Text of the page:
We all knew that the day would come; the day when the mighty and righteous Boston Bruins fell to their knees in a not-so-hardly-fought fight to scrape by and make it into the Stanley Cup Playoffs. Putting on the back nine is coming early for these fellas this year.
Heartbreak and despair plague the team’s fan base across the nation – with cries and heavy sobs echoing through Hockey Heaven as a never-ending reminder that it is indeed true that the bigger you are the harder you fall.
Fans and players alike have little to no idea what is going to happen next (aside from the imminent crushing of all our hopes and dreams, but I digress).
The only thing that can be expected out of this little mishap is Tuukka Rask clocking some major time in anger management to keep from throwing milk crates at the team like some kind of giant grenade launcher.
That’s why we’re here to break it down for you and *hopefully bring you some piece of mind as the dark, ominous cloud of offseason approaches.
WHERE DID WE GO WRONG?
If there is any one person to even remotely begin to place the blame on (aside from the team as a whole) it is that man.
Between not re-signing bloody-knuckled Shawn Thornton and giving away papa bear Johnny Boychuck to the Islanders for draft picks like damn candy on Halloween, the team’s soul failed; the spark that made the Bruins who they are not just as a hockey team, but as a family, diminished.
Sources claimed locker room chatter all but vanished. The motivation was gone. The chemistry was gone. Yes, the Boston Bruins aren’t just a team but a business, but there are consequences for being power and money hungry savages.
Coach Claude Julien desperately tried all season to mix and match lines in order to find that one sweet spot to get the goals pouring in again, but the scoring just wasn’t happening. Defensive power varied game-to-game, usually leaving fan-favorite goaltender Tuukka Rask to fend for himself. The domino effect completely took hold of the team. Cardiac arrest ensued. The heart failed.
Who is safe?
This upcoming offseason poses a lot of threats to this years unrestricted free agents as they try to prove themselves yet another contract in the seasons to come.
Forwards Daniel Paille and Gregory Campbell had, let’s face it, a pretty lackluster season without producing much since the Great Cup Run of 2013. General Manager Peter Chiarelli has decided not to have them signed on for next season.
That leaves defensemen Adam McQuaid and Matt Bartkowski and forward Carl Soderberg left. The safest on this list is the great and mighty one-eyed Swede who this past season racked up 13 goals, 31 assists, and 44 points with a plus 10 rating. I play like Carl.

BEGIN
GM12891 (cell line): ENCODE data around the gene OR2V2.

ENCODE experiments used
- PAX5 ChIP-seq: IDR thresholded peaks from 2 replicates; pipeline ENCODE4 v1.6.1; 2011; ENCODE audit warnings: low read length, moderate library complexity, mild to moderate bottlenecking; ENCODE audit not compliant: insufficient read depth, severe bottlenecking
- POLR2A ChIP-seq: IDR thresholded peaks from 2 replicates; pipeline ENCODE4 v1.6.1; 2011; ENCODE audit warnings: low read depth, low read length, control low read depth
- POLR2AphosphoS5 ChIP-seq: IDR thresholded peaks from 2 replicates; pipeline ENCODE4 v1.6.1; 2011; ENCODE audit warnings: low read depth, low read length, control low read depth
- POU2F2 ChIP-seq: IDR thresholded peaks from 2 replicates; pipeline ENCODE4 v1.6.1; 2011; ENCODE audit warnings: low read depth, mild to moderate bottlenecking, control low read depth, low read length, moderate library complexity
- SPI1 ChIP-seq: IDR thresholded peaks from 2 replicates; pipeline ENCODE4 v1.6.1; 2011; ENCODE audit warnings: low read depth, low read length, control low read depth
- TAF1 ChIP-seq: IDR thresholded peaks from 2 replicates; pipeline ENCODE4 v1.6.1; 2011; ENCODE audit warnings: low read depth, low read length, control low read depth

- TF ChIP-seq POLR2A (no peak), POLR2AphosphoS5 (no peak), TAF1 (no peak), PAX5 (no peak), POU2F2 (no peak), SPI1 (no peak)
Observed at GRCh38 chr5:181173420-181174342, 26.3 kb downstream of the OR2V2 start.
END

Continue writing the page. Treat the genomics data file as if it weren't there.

As much as we love our rough and tough brute, Adam McQuaid, it’s no secret that his bones are made of glass. McQuaid was out for the majority of the 2014-2015 season with stats that do not exactly shine: 1 goal, 6 assists, 7 points, and a minus 2 rating. Yeesh.
Matt Bartkowski – where to even begin. That boy must have been blessed with the grace of God to have even been signed on to come back last season, never mind 2015-2016. He’s a Bruin, so you have to like him a little bit, but that stats do not lie. Bartkowski wowed B’s fans with his 0 goal, 4 assist, 4 point, minus 6 rating in the 47 games played this season. Double yeesh.
Both Smith and Krug were signed on to matching one-year contracts last year worth $1.4 million each (#twinning). Over the course of the season, Krug scored 12 goals, 27 assists, racked up 39 points, and ended with a plus 13 rating.
This season for 24 year old Reilly Smith was a bit of a roller coaster with the forward only managing 13 goals, 27 assists, 40 points, and a plus 7 rating. Not the best, but certainly not the worst.
Either way, you should be expecting these two back in Boston next season to *hopefully help bring The Cup back home.
Fan-favorite and defenseman superstar Dougie Hamilton should also be expected back in Boston next year, whether he’s truly concerned with a shiny new contract to sign in blood with or not. Hamilton’s main concern right now is healing up that rough undisclosed upper-body injury (rumored to be his ribs, ick) and getting back on the ice as soon as possible.
Out of the 72 games he played, Man-Child scored 10 goals, 31 assists, 42 points, and finished up the season with a minus 3 rating. But that’s okay.
What’s going to happen next?
Peter Chiarelli and a major portion of the Bruins management team are going to be out of a job real quick.
Cap space is going to be cleared to make room for some important re-signs.
Major trades are going to go down.
Hopefully young, new, faces will crop up on the team roster.
We might see a new team captain in our sort of-bright future.
Tuukka’s going to have some therapy.
And in my dreams, we get Johnny Boychuck back.
Stock up on some therapy ice cream and tissues, folks; it’s going to be one hell of an offseason.